It's not easy trying to manage the world, or even a small part of it that is outside of one's own country.

 
Consider the US efforts in Vietnam, Iraq, and Afghanistan, as well as older adventures in Latin America.
 
Or the Russians' war in Afghanistan, what my Russian-speaking friends admit was their Vietnam.
 
Or Israel's occupation of Lebanon from 1982 until the IDF scampered out of a narrow strip in 2000.
 
It's worth asking if any of the people leading these countries have learned from their great mistakes.
 
The US presents a case of Obama's fumbling about face, or nearly 180 degree turn from interventions for the sake of opposition to Communism (Vietnam), dictatorship (Iraq), or in behalf of pacifying chaos or democracy in Iraq and Afghanistan.
 
He also agonizes after every mass shooting in one or another part of his country. On this matter, he seems to recognize his impotence.
 
The US record is not all bad. Aside from World War II and the remaking of Germany and Japan, the Korean war and a great deal of foreign aid and tutelage paid off in the decent country of South Korea, with an impressive economy and  powerhouse technology .
 
We might quarrel about the record of the USSR in Eastern Europe and Central Asia. The Soviets were not gentle with rebellions in the midst of the Cold War, but when their empire collapsed they departed peacefully, leaving behind substantial infrastructure and many well educated people. There remain large ethnic Russian populations in several of the former republics. Those in Ukraine have been most problematic for their non-Russian neighbors, and the Baltic Republics are nervous.
 
Obama's claim of learning about the follies of excessive reliance on force has gone too far. His obsession with democracy and diplomacy is misplaced when directed to the Muslim countries of the Middle East. His reluctance to use military power is understandable, but also appears to be tilted too far in the direction of isolationism. That does not sit well with his preaching decency and trying to influence others. He gains little more than ridicule, and loses credibility. He has cried wolf too often, speaking aggressively but acting timidly. Moreover, his own country ain't all that much of a decent place, as people of his color are quick to explain.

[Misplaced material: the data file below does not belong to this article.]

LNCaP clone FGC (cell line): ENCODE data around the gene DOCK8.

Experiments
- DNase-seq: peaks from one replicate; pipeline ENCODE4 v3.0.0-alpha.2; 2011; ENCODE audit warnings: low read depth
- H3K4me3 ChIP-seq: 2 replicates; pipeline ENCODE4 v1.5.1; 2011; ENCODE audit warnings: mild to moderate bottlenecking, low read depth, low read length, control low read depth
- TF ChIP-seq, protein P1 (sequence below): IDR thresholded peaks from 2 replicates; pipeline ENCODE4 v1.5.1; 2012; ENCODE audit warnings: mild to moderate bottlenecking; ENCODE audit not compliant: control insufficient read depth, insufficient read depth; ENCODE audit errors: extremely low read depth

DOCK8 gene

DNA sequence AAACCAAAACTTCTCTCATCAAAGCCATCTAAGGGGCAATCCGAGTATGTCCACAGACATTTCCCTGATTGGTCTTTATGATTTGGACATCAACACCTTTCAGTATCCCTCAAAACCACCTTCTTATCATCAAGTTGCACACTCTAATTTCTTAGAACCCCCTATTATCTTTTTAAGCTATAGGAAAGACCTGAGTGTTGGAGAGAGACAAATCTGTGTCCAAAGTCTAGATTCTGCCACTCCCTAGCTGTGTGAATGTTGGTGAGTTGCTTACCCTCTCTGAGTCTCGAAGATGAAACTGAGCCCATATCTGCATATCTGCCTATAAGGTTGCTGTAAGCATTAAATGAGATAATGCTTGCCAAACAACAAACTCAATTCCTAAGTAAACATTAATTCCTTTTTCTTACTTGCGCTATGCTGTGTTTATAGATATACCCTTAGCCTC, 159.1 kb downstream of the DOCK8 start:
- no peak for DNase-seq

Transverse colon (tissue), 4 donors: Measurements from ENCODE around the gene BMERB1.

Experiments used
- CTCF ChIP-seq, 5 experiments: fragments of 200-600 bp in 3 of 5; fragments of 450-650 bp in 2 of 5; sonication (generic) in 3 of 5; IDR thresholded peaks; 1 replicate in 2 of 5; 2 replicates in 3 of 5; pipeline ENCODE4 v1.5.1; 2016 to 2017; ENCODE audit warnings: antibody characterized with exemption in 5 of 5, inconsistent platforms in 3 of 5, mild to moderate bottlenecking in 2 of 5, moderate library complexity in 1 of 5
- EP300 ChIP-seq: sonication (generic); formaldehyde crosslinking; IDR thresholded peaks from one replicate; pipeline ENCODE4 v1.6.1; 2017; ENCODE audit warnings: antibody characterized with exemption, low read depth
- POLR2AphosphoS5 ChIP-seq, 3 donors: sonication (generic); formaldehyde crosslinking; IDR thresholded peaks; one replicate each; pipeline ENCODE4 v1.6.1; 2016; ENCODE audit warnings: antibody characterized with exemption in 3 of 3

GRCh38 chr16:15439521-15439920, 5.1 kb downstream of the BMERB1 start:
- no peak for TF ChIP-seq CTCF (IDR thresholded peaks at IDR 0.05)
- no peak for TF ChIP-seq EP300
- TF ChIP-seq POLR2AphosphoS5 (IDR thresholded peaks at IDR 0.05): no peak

Israel has learned from its mistake in Lebanon. Occupation of a hostile population is the last thing it wants. The Second Lebanon  War, operations in the West Bank in response to the Second Intifada and several times in Gaza showed a strategy of severe punishment against aggression and early withdrawal. Currently Israelis leaders are trying to deal with what had been called the intifada of stones until a recent spate of killing Jews. Officials are using increased police actions, and IDF actions, jail time for stone throwers and financial penalties for the parents of  juveniles. 
 
Especially pressing is the question whether Russia has learned from its costly adventure in Afghanistan.